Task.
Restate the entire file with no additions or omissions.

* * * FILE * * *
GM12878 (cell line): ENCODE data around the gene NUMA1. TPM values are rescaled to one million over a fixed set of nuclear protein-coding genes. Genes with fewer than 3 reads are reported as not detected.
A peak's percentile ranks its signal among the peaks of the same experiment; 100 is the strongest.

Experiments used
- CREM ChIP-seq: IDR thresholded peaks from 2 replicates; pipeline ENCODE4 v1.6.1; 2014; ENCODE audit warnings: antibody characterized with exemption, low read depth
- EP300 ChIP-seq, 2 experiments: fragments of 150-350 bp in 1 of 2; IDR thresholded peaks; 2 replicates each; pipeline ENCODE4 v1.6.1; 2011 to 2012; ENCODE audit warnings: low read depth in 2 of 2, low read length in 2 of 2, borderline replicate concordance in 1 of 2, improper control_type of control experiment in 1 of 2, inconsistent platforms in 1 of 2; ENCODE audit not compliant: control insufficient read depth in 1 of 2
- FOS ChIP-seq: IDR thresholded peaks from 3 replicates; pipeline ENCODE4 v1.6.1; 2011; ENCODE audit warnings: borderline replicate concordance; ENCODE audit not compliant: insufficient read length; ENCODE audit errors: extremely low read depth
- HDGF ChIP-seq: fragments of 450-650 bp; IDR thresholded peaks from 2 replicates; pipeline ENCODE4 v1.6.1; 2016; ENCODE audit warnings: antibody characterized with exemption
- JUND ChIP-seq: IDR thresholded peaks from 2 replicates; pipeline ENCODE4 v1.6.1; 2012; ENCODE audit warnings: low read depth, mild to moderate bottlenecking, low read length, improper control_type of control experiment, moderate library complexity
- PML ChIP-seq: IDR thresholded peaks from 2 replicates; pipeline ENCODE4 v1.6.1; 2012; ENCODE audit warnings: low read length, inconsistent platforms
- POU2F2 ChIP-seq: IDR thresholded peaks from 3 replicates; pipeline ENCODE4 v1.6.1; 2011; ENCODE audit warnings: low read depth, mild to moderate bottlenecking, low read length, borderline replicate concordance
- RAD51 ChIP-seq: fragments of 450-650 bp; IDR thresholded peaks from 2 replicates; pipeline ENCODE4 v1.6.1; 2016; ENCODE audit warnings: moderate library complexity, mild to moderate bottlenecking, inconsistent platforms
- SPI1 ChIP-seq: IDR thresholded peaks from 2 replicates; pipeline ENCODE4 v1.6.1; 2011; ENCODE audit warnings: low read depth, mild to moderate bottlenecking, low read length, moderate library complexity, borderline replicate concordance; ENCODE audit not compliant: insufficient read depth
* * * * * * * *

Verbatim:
GM12878 (cell line): ENCODE data around the gene NUMA1. TPM values are rescaled to one million over a fixed set of nuclear protein-coding genes. Genes with fewer than 3 reads are reported as not detected.
A peak's percentile ranks its signal among the peaks of the same experiment; 100 is the strongest.

Experiments used
- CREM ChIP-seq: IDR thresholded peaks from 2 replicates; pipeline ENCODE4 v1.6.1; 2014; ENCODE audit warnings: antibody characterized with exemption, low read depth
- EP300 ChIP-seq, 2 experiments: fragments of 150-350 bp in 1 of 2; IDR thresholded peaks; 2 replicates each; pipeline ENCODE4 v1.6.1; 2011 to 2012; ENCODE audit warnings: low read depth in 2 of 2, low read length in 2 of 2, borderline replicate concordance in 1 of 2, improper control_type of control experiment in 1 of 2, inconsistent platforms in 1 of 2; ENCODE audit not compliant: control insufficient read depth in 1 of 2
- FOS ChIP-seq: IDR thresholded peaks from 3 replicates; pipeline ENCODE4 v1.6.1; 2011; ENCODE audit warnings: borderline replicate concordance; ENCODE audit not compliant: insufficient read length; ENCODE audit errors: extremely low read depth
- HDGF ChIP-seq: fragments of 450-650 bp; IDR thresholded peaks from 2 replicates; pipeline ENCODE4 v1.6.1; 2016; ENCODE audit warnings: antibody characterized with exemption
- JUND ChIP-seq: IDR thresholded peaks from 2 replicates; pipeline ENCODE4 v1.6.1; 2012; ENCODE audit warnings: low read depth, mild to moderate bottlenecking, low read length, improper control_type of control experiment, moderate library complexity
- PML ChIP-seq: IDR thresholded peaks from 2 replicates; pipeline ENCODE4 v1.6.1; 2012; ENCODE audit warnings: low read length, inconsistent platforms
- POU2F2 ChIP-seq: IDR thresholded peaks from 3 replicates; pipeline ENCODE4 v1.6.1; 2011; ENCODE audit warnings: low read depth, mild to moderate bottlenecking, low read length, borderline replicate concordance
- RAD51 ChIP-seq: fragments of 450-650 bp; IDR thresholded peaks from 2 replicates; pipeline ENCODE4 v1.6.1; 2016; ENCODE audit warnings: moderate library complexity, mild to moderate bottlenecking, inconsistent platforms
- SPI1 ChIP-seq: IDR thresholded peaks from 2 replicates; pipeline ENCODE4 v1.6.1; 2011; ENCODE audit warnings: low read depth, mild to moderate bottlenecking, low read length, moderate library complexity, borderline replicate concordance; ENCODE audit not compliant: insufficient read depth